Federal funds for the homeless cut

A group of men have a moment of silent prayer at a counseling session in the Ozanam Inn Men’s Homeless Shelter, 1034 S. Jackson Street, on the campus of the Society of St. Vincent de Paul. (Photo Special to The Record)

A group of men have a moment of silent prayer at a counseling session in the Ozanam Inn Men’s Homeless Shelter, 1034 S. Jackson Street, on the campus of the Society of St. Vincent de Paul. (Photo Special to The Record)

By Jessica Able, Record Staff Writer

Programs and services that provide aid to the homeless were dealt a severe blow earlier this week.

The Coalition for the Homeless announced Monday that the U.S. Department of Housing and Urban Development (HUD) cut funding for several programs that serve the homeless in Louisville by nearly $1.2 million. The total award this year is $9,060,310.

The loss in renewal funding will affect programs that provide transitional housing for families, domestic violence victims and case management services, including the Society of St. Vincent de Paul and the House of Ruth, which serves people with HIV/AIDS.

“Our community is devastated by these cuts,” Natalie Harris, executive director of the Coalition for the Homeless, said in a statement. “Local service providers are working now with community leaders and private funders to piece together additional resources and funding to make these cuts as painless as possible for those they serve.”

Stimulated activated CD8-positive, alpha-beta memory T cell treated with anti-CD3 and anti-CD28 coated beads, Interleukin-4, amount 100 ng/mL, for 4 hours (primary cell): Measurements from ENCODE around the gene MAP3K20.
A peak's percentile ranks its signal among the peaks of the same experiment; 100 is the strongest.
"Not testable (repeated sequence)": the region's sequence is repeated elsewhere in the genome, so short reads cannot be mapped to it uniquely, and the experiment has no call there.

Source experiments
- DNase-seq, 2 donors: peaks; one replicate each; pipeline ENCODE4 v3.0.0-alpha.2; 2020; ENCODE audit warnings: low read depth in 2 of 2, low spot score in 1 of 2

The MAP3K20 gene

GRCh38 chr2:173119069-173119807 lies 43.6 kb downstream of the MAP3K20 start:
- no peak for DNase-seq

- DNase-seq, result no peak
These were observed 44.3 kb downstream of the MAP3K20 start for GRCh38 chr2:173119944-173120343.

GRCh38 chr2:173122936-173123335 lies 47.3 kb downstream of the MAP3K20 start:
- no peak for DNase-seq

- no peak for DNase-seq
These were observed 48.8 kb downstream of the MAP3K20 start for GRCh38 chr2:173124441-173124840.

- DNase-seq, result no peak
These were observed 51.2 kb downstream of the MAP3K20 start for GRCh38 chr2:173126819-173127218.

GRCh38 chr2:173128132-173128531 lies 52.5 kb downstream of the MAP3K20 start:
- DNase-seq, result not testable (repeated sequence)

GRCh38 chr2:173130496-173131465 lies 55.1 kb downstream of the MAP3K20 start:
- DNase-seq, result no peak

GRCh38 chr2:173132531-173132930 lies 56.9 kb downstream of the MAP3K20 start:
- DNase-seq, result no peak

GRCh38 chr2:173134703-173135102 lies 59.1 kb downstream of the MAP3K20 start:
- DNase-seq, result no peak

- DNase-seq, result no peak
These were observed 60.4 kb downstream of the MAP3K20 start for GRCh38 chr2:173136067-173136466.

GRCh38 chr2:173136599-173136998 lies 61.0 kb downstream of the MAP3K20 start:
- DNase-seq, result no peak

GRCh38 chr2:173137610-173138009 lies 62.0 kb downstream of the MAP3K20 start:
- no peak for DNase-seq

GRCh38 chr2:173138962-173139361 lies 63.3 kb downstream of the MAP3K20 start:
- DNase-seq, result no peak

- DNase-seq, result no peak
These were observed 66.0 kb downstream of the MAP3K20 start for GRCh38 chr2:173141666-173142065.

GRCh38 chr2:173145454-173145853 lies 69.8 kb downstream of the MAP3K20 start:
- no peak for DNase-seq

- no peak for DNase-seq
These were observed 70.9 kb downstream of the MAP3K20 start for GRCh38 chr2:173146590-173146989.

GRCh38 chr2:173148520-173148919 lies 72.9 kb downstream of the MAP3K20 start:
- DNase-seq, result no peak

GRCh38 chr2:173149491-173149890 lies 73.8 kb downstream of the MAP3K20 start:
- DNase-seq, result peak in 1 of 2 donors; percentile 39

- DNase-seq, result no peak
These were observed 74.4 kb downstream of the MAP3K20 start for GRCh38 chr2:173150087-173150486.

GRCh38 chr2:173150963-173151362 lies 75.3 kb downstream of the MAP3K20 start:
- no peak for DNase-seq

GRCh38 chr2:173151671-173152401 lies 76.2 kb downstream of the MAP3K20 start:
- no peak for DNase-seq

The Society of St. Vincent de Paul will lose $225,565 in funding. Agency officials called the cut in federal funding “devastating.”

Linda Romine, director of marketing and communications for St. Vincent de Paul, said the cuts will affect two major areas of the society’s programming: the DePaul Apartments and the Ozanam Inn Men’s Shelter and Recovery Program.

The DePaul Apartments — which formerly served as permanent housing for families — is in the process of becoming transitional housing for homeless families.
Four families currently live in the DePaul Apartments, with two more potential families waiting to be placed there, Romine said.

“It’s such a loss of an opportunity to provide safe, stable housing to families who have no where else to go,” she said in a phone interview May 10.

Ed Wnorowski, executive director of the Society of St. Vincent de Paul, said the organization is committed to helping their clients transition into permanent housing.

“We will siphon funds from somewhere else in our budget, but we’re not going to make anybody homeless,” he said.

The other program which will be affected is an addiction treatment program for men who sought shelter at the Ozanam Inn, the society’s men’s shelter. Funding for case management services, which provide highly-structured one-on-one treatment plans, has been eliminated.

“Louisville is in the midst of a terrible heroin epidemic and this program was free to clients. And, it was really working. It’s a real blow,” Romine said. “We are scrambling to make up the difference. I don’t know if we can. We are looking at all possible options and trying to see how we can continue to offer these services.”

Some of the cuts will be effective July 1. Others will be staggered through Sept. 30, Romine said.

Additional organizations that will be affected include the Center for Women and Families, Family Health Centers, Home of the Innocents, Louisville Metro Community Services, New Directions Housing Corporation and Volunteers of America.

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